Post by Xin Wang
It sounds similar to Rust's traits, if I understand correctly.
- *blueprint* vs. *trait*
- *extension module* vs. *impl*
A blueprint has similarities with Smalltalk's protocol. Everybody else, whatever they may call it got the basic idea from Smalltalk, directly or indirectly.
The facility Java calls interface and Scala and others call trait is 100% plagiarised from Smalltalk. A blueprint has significant overlap with a Smalltalk protocol but it is not a 100% overlap.
There are some properties that a library needs to obtain that simply do not make sense to "implement" in the library every time, and sometimes it is not even possible to implement in the library because the property is built into the compiler.
One such example is the compatibility of a library defined type with literals. Most languages do not even bother to provide literal assignment compatibility for library defined types. Our blueprints allow just that.
A blueprint can specify compatibility with a literal of the language and any library that conforms to that blueprint automatically becomes assignment compatible with that literal, and anything that needs to be there to facilitate that compatibility is automatically enforced then.
This way you can define a library defined scalar type for very large integers and then use ordinary integer literals as legal values to be assigned to instances of the type.
VAR n : VeryLargeInteger;
n := 123'456'789'012'345'678'901'234'567'890'123'456'789'012'345'678'901'234'567'890;
The compiler accepts such assignments if the blueprint of the type specifies compatibility with integer literals. There is no type specific conversion involved. Instead the compiler converts the value to the language defined internal representation called scalar exchange format.
Scalar types are required to implement two conversion procedures, one to convert from scalar exchange format to the type's own representation, another for the opposite. The former is then used to convert a literal that has already been converted to scalar exchange format by the compiler at compile time. The conversion procedures are also used for safe type conversions between any two given scalar types.
The conversion procedures are implemented by the type, but the literal compatibility is implemented in the compiler itself thanks to the standardised scalar exchange format.
In this way, a blueprint not only enforces a library's implementation conforms, but it also gives built-in properties to conforming types. This makes blueprints different from other instances where the Smalltalk protocol concept has been adopted.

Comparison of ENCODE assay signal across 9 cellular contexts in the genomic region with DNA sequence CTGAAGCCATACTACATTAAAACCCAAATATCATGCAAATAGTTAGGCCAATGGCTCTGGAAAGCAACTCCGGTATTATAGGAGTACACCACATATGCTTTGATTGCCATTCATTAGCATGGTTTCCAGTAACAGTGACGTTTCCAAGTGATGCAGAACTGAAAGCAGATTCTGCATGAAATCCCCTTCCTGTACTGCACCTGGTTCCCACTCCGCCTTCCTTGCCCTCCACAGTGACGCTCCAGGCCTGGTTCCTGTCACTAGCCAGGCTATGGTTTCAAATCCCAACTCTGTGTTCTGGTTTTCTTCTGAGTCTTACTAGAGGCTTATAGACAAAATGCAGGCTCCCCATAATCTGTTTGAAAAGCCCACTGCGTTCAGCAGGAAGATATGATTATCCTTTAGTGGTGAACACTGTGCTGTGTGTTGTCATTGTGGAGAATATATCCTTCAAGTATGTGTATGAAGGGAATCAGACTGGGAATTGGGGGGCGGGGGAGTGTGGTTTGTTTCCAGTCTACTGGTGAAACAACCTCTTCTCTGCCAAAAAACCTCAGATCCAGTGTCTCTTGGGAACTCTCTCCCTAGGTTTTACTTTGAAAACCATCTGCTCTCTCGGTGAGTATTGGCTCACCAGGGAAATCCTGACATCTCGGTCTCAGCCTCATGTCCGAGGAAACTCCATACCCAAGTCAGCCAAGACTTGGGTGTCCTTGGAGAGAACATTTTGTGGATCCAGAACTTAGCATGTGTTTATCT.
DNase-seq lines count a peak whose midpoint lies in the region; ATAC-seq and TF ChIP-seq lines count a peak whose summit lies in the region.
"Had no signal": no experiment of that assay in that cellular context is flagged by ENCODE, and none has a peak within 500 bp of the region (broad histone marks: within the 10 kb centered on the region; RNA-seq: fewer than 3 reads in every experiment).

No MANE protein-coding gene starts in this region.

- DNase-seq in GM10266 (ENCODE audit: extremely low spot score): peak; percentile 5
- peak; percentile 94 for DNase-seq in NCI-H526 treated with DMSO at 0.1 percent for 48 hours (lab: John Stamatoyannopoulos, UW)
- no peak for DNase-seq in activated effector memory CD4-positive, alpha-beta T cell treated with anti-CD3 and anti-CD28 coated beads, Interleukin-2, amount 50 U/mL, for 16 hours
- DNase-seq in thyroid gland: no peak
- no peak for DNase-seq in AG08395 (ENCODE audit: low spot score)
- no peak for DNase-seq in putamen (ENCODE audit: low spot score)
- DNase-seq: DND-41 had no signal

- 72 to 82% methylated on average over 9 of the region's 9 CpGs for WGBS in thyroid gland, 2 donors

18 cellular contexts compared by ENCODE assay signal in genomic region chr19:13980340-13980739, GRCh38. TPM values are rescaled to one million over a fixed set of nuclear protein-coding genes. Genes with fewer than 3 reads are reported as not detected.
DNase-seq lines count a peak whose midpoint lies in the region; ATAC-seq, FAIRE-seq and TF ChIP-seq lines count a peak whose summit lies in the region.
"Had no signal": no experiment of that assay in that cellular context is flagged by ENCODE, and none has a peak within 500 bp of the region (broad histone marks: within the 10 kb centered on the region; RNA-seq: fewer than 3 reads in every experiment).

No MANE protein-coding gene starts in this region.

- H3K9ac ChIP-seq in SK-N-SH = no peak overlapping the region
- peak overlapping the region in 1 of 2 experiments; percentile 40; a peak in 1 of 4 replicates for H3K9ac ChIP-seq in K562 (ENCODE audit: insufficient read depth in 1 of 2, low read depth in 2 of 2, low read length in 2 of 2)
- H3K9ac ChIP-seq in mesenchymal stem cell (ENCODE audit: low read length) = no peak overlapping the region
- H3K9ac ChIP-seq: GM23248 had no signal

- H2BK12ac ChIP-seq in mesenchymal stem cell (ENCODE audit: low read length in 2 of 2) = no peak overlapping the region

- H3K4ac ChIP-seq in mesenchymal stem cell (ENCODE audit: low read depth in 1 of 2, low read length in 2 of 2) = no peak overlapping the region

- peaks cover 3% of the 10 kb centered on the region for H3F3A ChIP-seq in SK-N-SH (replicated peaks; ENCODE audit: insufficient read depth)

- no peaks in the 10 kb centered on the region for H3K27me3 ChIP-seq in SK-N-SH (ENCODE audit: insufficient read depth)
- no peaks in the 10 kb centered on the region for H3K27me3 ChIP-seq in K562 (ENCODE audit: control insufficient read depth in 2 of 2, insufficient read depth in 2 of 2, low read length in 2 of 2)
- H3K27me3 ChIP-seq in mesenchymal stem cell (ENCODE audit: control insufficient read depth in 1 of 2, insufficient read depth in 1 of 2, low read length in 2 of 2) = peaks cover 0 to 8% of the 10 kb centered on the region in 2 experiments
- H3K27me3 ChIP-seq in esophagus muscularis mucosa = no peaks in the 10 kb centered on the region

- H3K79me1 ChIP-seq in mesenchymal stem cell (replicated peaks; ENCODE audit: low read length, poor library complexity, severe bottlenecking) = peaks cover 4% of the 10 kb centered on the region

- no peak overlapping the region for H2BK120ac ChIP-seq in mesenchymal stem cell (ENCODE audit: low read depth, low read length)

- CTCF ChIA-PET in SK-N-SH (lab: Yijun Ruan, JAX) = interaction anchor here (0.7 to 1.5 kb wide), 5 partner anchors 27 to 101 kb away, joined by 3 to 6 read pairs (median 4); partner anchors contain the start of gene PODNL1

As for extension modules, they are not comparable with what other languages call implementation.
Like any other Modula-2 library, an extension library consists of two compilation units, a definition part (DEFINITION MODULE) and a corresponding implementation part (IMPLEMENTATION MODULE).
An extension library is simply a piece of a library module that has been stuck into a separate set of files.
Typically library defined types in M2 R10 will follow a pattern where the main part is in a library that has the same name as the type itself, for example type BCD has BCD.def and BCD.mod. However, the IO for the type is placed in an extension library represented by BCDIO.def and BCDIO.mod. The math library is placed in another extension library represented by BCDMath.def and BCDMath.mod.
When BCD is imported, the type itself and all basic operations such as built-in operators are available but not IO operations such as READ, WRITE, WRITEF, nor math library operations like sin, cos, tan etc.
For the IO operations the type's IO library must be imported, for the math library operations, the math library must be imported. However, these imports insert the added identifiers into the type's own name space, thus
IMPORT BCD, BCDMath;
VAR x, y : BCD;
y := BCD.sin(x);
y := BCDMath.sin(x);
Also, an implementation module may mark certain low level procedures as private. These procedures are not visible to clients of the library, but they are visible to extension libraries targeting the library.
The ability to insert new "methods" into an existing library originated in Smalltalk as well, but in Smalltalk there is no specific compilation unit associated with it, it can be done anywhere. Of course such anarchy is entirely unwanted in a disciplined language like Modula-2, hence the extension module.